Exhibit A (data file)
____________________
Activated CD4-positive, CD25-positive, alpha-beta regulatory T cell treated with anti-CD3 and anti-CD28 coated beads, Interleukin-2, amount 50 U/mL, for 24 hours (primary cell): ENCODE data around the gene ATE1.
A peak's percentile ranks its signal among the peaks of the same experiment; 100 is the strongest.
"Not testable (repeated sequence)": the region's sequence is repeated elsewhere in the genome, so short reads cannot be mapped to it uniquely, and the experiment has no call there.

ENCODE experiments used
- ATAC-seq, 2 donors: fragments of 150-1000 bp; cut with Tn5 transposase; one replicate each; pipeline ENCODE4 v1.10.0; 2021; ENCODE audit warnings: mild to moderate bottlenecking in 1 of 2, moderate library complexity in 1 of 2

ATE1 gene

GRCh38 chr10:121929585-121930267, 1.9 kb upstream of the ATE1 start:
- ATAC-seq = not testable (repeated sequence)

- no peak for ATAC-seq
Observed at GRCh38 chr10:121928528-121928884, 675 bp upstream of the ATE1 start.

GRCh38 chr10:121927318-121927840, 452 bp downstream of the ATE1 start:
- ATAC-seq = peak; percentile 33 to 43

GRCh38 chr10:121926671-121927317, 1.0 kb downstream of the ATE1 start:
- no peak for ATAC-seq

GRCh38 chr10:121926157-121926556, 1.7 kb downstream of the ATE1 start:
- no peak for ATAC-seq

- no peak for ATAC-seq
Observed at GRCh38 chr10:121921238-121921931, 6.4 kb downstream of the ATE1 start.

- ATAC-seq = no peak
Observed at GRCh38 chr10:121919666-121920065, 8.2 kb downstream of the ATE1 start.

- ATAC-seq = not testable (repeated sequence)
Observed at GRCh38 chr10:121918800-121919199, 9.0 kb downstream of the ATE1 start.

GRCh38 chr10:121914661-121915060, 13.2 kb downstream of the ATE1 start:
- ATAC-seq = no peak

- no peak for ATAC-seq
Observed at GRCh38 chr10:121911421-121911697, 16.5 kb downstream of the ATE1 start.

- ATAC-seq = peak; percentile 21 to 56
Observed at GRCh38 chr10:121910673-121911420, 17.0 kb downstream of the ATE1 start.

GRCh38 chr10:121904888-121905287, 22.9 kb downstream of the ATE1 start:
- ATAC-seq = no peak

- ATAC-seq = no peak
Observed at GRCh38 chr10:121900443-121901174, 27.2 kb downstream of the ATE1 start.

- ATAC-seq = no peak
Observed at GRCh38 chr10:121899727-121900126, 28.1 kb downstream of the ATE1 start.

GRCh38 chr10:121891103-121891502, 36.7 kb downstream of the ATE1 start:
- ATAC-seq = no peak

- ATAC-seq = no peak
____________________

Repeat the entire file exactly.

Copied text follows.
Activated CD4-positive, CD25-positive, alpha-beta regulatory T cell treated with anti-CD3 and anti-CD28 coated beads, Interleukin-2, amount 50 U/mL, for 24 hours (primary cell): ENCODE data around the gene ATE1.
A peak's percentile ranks its signal among the peaks of the same experiment; 100 is the strongest.
"Not testable (repeated sequence)": the region's sequence is repeated elsewhere in the genome, so short reads cannot be mapped to it uniquely, and the experiment has no call there.

ENCODE experiments used
- ATAC-seq, 2 donors: fragments of 150-1000 bp; cut with Tn5 transposase; one replicate each; pipeline ENCODE4 v1.10.0; 2021; ENCODE audit warnings: mild to moderate bottlenecking in 1 of 2, moderate library complexity in 1 of 2

ATE1 gene

GRCh38 chr10:121929585-121930267, 1.9 kb upstream of the ATE1 start:
- ATAC-seq = not testable (repeated sequence)

- no peak for ATAC-seq
Observed at GRCh38 chr10:121928528-121928884, 675 bp upstream of the ATE1 start.

GRCh38 chr10:121927318-121927840, 452 bp downstream of the ATE1 start:
- ATAC-seq = peak; percentile 33 to 43

GRCh38 chr10:121926671-121927317, 1.0 kb downstream of the ATE1 start:
- no peak for ATAC-seq

GRCh38 chr10:121926157-121926556, 1.7 kb downstream of the ATE1 start:
- no peak for ATAC-seq

- no peak for ATAC-seq
Observed at GRCh38 chr10:121921238-121921931, 6.4 kb downstream of the ATE1 start.

- ATAC-seq = no peak
Observed at GRCh38 chr10:121919666-121920065, 8.2 kb downstream of the ATE1 start.

- ATAC-seq = not testable (repeated sequence)
Observed at GRCh38 chr10:121918800-121919199, 9.0 kb downstream of the ATE1 start.

GRCh38 chr10:121914661-121915060, 13.2 kb downstream of the ATE1 start:
- ATAC-seq = no peak

- no peak for ATAC-seq
Observed at GRCh38 chr10:121911421-121911697, 16.5 kb downstream of the ATE1 start.

- ATAC-seq = peak; percentile 21 to 56
Observed at GRCh38 chr10:121910673-121911420, 17.0 kb downstream of the ATE1 start.

GRCh38 chr10:121904888-121905287, 22.9 kb downstream of the ATE1 start:
- ATAC-seq = no peak

- ATAC-seq = no peak
Observed at GRCh38 chr10:121900443-121901174, 27.2 kb downstream of the ATE1 start.

- ATAC-seq = no peak
Observed at GRCh38 chr10:121899727-121900126, 28.1 kb downstream of the ATE1 start.

GRCh38 chr10:121891103-121891502, 36.7 kb downstream of the ATE1 start:
- ATAC-seq = no peak

- ATAC-seq = no peak